I recently ran across this critical view of “bureaucratic language” in journalism. According to the writer interviewed:
“[Bureaucratic language] removes the actors from their actions, thereby obscuring attributions of responsibility and leaving the reader with little information about cause and effect. These absences are particularly problematic when it comes to reporting on complex political and social issues. If one of the roles of journalism is to promote accountability, then our reporting must not shield responsible actors through our syntactic structure.”
The example in the article is that of an “officer-involved shooting” – which is a particularly tortured way to avoid saying directly that an officer shot a civilian. The construction is not technically the passive voice, but has the same effect, erasing the person who’s actually doing something, in this case, shooting someone.
For me, one way to avoid this weaselly wording is a grammatical principle that I initially encountered a few years ago in the University of Chicago's "Little Red Schoolhouse" and the related book Style: Toward Clarity and Grace, by Joseph Williams. The principle is now the basis for much of my line editing.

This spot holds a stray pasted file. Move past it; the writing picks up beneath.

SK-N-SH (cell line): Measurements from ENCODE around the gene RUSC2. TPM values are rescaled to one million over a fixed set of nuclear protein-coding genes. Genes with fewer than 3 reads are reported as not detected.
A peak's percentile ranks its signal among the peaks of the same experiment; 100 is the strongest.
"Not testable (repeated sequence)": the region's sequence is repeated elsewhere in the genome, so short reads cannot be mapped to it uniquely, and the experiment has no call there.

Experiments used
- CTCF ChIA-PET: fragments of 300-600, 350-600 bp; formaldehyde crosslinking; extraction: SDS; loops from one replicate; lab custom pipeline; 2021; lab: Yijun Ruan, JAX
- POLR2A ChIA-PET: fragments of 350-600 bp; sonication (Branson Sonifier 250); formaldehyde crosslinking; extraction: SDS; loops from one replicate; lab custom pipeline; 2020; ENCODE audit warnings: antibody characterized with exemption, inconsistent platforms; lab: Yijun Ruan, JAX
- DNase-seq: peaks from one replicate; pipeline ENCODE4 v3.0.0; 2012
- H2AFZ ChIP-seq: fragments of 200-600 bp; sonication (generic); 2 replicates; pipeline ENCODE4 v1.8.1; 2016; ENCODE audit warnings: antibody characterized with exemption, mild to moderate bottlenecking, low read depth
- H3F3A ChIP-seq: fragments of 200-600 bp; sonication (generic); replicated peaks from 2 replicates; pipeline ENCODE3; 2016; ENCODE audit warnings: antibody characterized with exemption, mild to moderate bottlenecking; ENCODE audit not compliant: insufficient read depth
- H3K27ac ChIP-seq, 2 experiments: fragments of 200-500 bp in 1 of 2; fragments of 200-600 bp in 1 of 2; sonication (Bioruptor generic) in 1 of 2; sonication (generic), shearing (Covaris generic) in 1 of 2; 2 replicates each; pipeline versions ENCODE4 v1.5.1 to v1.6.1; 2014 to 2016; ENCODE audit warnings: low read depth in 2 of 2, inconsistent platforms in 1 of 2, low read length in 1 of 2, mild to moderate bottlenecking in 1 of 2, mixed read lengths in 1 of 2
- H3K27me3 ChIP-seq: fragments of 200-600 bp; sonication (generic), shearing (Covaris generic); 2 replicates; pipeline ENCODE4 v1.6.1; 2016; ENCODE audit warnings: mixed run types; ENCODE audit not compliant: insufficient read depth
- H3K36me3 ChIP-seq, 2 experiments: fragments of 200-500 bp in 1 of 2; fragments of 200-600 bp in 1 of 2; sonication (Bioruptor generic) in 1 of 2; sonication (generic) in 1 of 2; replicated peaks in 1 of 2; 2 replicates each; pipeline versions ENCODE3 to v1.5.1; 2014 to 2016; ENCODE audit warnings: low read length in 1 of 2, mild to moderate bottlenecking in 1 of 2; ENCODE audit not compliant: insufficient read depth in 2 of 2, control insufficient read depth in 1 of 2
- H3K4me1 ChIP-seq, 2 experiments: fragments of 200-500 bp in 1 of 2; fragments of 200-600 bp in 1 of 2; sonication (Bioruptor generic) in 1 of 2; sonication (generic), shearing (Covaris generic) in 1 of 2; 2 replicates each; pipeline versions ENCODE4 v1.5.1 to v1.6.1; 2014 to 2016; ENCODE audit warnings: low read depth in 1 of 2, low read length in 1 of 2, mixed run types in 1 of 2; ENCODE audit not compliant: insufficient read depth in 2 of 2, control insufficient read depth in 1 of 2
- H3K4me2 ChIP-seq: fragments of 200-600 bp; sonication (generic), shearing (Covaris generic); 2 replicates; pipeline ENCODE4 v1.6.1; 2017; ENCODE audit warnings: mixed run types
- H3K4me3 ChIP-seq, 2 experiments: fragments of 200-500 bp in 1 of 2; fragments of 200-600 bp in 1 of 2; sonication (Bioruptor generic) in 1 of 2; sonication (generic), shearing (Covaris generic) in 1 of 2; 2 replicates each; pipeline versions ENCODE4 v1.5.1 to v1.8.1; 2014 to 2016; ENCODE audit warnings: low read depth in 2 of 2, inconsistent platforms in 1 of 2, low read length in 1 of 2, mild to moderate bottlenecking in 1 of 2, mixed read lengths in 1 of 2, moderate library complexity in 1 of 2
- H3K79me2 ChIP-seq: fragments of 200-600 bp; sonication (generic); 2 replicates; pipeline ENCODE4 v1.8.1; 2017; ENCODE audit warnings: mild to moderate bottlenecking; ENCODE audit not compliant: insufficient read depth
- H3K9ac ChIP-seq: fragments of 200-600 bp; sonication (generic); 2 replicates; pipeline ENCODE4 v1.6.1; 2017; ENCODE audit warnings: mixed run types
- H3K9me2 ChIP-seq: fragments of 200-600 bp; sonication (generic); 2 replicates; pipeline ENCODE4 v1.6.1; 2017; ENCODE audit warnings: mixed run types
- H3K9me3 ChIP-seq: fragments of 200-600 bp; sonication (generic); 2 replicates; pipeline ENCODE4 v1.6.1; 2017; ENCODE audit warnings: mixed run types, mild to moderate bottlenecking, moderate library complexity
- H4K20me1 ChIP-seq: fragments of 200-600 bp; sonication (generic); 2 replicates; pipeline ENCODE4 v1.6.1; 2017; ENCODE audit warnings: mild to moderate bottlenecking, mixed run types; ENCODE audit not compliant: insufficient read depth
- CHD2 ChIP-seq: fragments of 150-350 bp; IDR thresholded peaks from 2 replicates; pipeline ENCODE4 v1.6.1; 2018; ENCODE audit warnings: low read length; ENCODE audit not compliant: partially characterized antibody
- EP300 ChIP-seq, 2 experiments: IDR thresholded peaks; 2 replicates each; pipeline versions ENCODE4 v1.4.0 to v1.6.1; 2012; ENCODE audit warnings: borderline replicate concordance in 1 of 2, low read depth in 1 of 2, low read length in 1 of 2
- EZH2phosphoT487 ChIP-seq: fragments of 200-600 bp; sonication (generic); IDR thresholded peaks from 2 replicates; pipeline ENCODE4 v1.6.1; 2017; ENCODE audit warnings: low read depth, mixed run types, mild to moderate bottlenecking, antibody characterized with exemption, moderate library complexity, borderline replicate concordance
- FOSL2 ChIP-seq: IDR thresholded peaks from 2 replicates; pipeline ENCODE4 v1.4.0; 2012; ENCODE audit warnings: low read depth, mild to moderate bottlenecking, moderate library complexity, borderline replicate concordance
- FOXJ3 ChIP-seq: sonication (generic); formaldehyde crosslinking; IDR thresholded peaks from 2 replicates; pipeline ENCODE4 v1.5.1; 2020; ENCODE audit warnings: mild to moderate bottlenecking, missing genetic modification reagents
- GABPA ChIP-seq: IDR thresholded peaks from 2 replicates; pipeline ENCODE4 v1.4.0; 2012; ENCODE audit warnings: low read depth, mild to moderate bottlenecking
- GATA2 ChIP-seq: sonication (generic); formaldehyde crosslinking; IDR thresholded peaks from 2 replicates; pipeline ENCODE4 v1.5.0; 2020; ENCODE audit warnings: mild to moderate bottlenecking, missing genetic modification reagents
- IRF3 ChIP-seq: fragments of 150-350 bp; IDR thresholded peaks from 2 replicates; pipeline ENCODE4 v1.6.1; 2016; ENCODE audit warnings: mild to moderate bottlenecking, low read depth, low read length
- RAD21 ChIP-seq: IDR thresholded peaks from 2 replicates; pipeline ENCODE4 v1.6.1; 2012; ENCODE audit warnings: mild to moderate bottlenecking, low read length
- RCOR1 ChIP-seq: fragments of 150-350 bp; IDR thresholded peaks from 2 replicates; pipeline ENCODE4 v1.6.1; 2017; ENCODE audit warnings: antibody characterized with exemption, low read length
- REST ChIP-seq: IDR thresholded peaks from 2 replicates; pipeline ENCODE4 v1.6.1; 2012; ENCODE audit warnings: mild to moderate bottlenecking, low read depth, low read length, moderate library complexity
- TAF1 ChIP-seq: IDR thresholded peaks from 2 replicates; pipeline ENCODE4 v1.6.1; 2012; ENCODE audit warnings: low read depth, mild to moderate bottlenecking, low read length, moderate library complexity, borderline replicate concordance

As I'm reading a draft manuscript, I identify its main “characters,” the handful of agents (human or nonhuman, concrete or abstract) that the text is intended to be about. In academic articles, these are often the keywords; for this short blog post, they are something like bureaucratic language, the quality of writing, characters, accountability, etc.
Then I go back through the document line by line and make suggested edits so that most of the sentences have those characters as their main (grammatical) subjects. Of course not all of the sentences need to be structured that way; there are other details or tangents that the author likely wants to cover.
This approach is mostly about improving the clarity and cadence of the text. But it also can help ensure that the "man behind the curtain," so to speak, is revealed.
For more on this “debasement of language" in the name of obscuring powerful actors, see George Orwell’s 1946 essay “Politics and the English Language" or the call from contemporary writer Rebecca Solnit to describe climate change as a form of violence.